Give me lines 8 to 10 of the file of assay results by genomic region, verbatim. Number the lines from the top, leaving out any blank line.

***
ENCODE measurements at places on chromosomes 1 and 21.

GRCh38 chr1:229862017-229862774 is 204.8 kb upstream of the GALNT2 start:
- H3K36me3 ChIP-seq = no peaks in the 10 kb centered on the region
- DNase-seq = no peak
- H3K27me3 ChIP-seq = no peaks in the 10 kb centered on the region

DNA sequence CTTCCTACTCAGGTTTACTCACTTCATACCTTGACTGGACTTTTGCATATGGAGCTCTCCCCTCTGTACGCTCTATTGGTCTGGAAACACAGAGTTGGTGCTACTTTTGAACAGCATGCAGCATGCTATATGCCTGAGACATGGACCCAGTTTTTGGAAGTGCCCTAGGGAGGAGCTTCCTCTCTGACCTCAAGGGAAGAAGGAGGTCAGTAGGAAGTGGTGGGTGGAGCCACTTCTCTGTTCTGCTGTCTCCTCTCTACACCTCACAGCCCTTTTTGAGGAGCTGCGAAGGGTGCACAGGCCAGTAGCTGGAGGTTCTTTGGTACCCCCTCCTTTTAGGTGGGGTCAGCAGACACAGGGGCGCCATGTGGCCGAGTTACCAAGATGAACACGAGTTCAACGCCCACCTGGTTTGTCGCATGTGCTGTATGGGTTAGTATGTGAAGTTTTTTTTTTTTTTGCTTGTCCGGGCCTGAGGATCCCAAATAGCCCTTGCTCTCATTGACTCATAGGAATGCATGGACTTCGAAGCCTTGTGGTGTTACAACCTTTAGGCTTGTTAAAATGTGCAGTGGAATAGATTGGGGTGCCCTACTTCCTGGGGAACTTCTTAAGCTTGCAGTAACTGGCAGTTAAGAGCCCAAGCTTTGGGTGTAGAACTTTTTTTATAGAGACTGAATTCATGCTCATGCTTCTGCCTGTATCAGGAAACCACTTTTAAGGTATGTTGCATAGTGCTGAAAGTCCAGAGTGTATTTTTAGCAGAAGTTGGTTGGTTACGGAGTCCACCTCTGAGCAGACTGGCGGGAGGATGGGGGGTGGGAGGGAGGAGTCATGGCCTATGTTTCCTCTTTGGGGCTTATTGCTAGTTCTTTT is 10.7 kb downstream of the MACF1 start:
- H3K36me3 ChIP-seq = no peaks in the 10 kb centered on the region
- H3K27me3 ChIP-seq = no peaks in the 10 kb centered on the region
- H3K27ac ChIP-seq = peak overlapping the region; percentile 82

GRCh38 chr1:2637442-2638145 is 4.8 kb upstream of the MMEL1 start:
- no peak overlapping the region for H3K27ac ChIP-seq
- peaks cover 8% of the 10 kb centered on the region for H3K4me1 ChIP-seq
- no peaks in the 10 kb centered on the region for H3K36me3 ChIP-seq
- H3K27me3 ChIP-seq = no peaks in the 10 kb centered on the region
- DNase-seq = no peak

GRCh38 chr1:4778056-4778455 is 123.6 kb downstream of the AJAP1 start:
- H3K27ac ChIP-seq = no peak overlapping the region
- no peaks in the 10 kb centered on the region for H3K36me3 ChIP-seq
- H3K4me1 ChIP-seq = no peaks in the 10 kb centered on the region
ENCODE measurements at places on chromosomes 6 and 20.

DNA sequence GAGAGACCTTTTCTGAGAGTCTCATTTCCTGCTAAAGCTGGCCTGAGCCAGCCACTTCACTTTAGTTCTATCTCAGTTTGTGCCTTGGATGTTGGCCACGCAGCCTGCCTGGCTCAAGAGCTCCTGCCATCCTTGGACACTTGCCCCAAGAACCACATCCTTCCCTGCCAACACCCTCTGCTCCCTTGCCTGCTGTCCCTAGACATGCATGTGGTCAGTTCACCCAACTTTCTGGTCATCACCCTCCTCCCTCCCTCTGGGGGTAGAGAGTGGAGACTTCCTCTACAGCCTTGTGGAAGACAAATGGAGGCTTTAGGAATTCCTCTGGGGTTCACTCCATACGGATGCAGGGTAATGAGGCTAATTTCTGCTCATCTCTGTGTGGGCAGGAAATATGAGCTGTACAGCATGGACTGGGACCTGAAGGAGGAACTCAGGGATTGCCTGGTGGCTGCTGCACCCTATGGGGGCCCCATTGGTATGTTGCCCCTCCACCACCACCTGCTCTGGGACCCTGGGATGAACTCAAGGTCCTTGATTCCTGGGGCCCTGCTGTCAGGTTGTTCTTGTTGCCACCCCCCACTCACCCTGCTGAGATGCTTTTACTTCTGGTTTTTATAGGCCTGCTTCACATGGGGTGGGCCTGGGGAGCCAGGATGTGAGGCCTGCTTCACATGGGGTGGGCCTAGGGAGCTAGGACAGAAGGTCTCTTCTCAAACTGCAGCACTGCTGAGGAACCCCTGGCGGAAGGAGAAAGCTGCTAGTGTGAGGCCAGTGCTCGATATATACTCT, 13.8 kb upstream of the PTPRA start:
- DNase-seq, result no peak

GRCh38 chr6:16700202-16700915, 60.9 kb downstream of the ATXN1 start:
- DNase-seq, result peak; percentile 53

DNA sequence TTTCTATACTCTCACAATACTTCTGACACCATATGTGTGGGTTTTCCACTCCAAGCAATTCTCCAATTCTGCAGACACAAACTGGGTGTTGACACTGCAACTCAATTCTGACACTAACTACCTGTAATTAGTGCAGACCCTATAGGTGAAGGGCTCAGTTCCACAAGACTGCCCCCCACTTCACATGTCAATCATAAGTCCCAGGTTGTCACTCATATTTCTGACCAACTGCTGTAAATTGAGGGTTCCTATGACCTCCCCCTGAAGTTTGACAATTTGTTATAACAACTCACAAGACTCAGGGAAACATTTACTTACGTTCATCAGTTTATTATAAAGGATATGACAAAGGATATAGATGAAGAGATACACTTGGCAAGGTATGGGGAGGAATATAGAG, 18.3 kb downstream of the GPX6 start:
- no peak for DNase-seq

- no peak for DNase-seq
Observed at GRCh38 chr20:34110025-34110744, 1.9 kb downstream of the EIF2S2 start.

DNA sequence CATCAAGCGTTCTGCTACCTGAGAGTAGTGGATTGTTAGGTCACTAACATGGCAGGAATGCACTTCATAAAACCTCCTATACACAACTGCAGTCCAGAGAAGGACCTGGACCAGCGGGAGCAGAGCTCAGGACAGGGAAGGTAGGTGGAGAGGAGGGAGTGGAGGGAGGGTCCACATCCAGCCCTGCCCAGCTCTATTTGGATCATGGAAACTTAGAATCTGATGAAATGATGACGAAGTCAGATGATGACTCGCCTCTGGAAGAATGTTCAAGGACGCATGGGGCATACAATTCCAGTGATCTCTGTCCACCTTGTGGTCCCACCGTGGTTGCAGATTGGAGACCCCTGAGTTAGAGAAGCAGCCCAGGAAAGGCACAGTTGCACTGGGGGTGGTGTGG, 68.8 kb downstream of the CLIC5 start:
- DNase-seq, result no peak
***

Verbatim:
- H3K27me3 ChIP-seq = no peaks in the 10 kb centered on the region
- H3K27ac ChIP-seq = peak overlapping the region; percentile 82

GRCh38 chr1:2637442-2638145 is 4.8 kb upstream of the MMEL1 start: